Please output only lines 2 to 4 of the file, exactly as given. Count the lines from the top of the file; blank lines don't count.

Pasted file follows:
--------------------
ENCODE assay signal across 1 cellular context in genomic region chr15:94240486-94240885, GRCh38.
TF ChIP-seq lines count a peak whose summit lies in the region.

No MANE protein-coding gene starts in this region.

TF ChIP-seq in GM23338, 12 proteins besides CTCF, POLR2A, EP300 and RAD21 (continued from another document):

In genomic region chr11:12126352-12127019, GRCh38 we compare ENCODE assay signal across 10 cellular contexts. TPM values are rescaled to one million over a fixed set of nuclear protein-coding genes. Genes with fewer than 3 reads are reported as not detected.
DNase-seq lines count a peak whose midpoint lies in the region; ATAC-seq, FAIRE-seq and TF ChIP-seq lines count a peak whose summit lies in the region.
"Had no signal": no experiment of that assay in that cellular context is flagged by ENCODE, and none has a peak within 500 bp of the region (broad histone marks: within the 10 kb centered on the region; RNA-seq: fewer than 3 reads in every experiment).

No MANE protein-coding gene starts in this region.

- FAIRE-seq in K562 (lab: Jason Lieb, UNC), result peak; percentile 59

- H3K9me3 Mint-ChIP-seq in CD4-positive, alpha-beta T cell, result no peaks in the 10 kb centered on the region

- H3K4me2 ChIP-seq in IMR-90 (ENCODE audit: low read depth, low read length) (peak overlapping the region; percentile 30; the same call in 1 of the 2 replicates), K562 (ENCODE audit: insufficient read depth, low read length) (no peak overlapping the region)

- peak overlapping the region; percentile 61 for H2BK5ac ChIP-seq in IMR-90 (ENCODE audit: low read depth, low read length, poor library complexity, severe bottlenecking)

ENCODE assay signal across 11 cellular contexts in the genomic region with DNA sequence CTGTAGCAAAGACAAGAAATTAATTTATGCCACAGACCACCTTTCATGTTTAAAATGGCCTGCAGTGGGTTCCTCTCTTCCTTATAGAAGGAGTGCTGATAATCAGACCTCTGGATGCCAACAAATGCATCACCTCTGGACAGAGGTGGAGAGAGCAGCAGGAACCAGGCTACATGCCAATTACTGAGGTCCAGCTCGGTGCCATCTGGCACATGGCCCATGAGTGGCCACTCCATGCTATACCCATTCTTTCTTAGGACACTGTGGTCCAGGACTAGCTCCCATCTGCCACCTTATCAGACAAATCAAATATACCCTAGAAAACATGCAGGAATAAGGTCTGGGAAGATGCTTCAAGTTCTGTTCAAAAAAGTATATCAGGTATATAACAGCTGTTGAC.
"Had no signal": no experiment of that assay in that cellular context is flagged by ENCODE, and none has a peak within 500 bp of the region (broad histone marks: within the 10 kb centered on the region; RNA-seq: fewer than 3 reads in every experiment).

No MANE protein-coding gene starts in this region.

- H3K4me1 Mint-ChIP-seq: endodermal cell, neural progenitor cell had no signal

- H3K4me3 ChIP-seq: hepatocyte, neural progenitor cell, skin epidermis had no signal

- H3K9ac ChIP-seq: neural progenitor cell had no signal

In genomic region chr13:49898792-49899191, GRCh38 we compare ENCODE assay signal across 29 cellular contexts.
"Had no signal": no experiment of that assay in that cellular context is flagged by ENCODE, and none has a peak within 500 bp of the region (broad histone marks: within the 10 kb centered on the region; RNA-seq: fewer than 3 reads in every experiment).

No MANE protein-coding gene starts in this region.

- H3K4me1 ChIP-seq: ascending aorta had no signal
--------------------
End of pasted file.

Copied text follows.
TF ChIP-seq lines count a peak whose summit lies in the region.

No MANE protein-coding gene starts in this region.

TF ChIP-seq in GM23338, 12 proteins besides CTCF, POLR2A, EP300 and RAD21 (continued from another document):